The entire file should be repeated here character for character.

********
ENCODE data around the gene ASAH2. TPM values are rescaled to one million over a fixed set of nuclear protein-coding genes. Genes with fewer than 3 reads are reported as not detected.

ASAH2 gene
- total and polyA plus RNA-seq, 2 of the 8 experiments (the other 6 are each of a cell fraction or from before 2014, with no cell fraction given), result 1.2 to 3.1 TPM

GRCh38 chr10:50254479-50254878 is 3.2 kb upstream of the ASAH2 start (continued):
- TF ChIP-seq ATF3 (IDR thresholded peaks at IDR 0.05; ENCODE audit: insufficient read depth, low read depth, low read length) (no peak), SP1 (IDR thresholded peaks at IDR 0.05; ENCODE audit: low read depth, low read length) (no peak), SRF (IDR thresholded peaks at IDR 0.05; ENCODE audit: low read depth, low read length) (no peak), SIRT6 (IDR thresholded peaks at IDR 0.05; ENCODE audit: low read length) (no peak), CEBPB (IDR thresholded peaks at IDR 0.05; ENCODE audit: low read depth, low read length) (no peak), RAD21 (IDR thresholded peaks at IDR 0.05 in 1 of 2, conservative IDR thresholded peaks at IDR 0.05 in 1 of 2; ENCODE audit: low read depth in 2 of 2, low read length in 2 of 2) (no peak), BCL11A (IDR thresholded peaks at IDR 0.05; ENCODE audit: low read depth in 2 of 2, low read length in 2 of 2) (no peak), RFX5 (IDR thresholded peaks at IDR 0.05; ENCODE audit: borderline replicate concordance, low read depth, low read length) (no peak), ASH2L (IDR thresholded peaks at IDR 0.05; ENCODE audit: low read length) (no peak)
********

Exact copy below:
ENCODE data around the gene ASAH2. TPM values are rescaled to one million over a fixed set of nuclear protein-coding genes. Genes with fewer than 3 reads are reported as not detected.

ASAH2 gene
- total and polyA plus RNA-seq, 2 of the 8 experiments (the other 6 are each of a cell fraction or from before 2014, with no cell fraction given), result 1.2 to 3.1 TPM

GRCh38 chr10:50254479-50254878 is 3.2 kb upstream of the ASAH2 start (continued):
- TF ChIP-seq ATF3 (IDR thresholded peaks at IDR 0.05; ENCODE audit: insufficient read depth, low read depth, low read length) (no peak), SP1 (IDR thresholded peaks at IDR 0.05; ENCODE audit: low read depth, low read length) (no peak), SRF (IDR thresholded peaks at IDR 0.05; ENCODE audit: low read depth, low read length) (no peak), SIRT6 (IDR thresholded peaks at IDR 0.05; ENCODE audit: low read length) (no peak), CEBPB (IDR thresholded peaks at IDR 0.05; ENCODE audit: low read depth, low read length) (no peak), RAD21 (IDR thresholded peaks at IDR 0.05 in 1 of 2, conservative IDR thresholded peaks at IDR 0.05 in 1 of 2; ENCODE audit: low read depth in 2 of 2, low read length in 2 of 2) (no peak), BCL11A (IDR thresholded peaks at IDR 0.05; ENCODE audit: low read depth in 2 of 2, low read length in 2 of 2) (no peak), RFX5 (IDR thresholded peaks at IDR 0.05; ENCODE audit: borderline replicate concordance, low read depth, low read length) (no peak), ASH2L (IDR thresholded peaks at IDR 0.05; ENCODE audit: low read length) (no peak)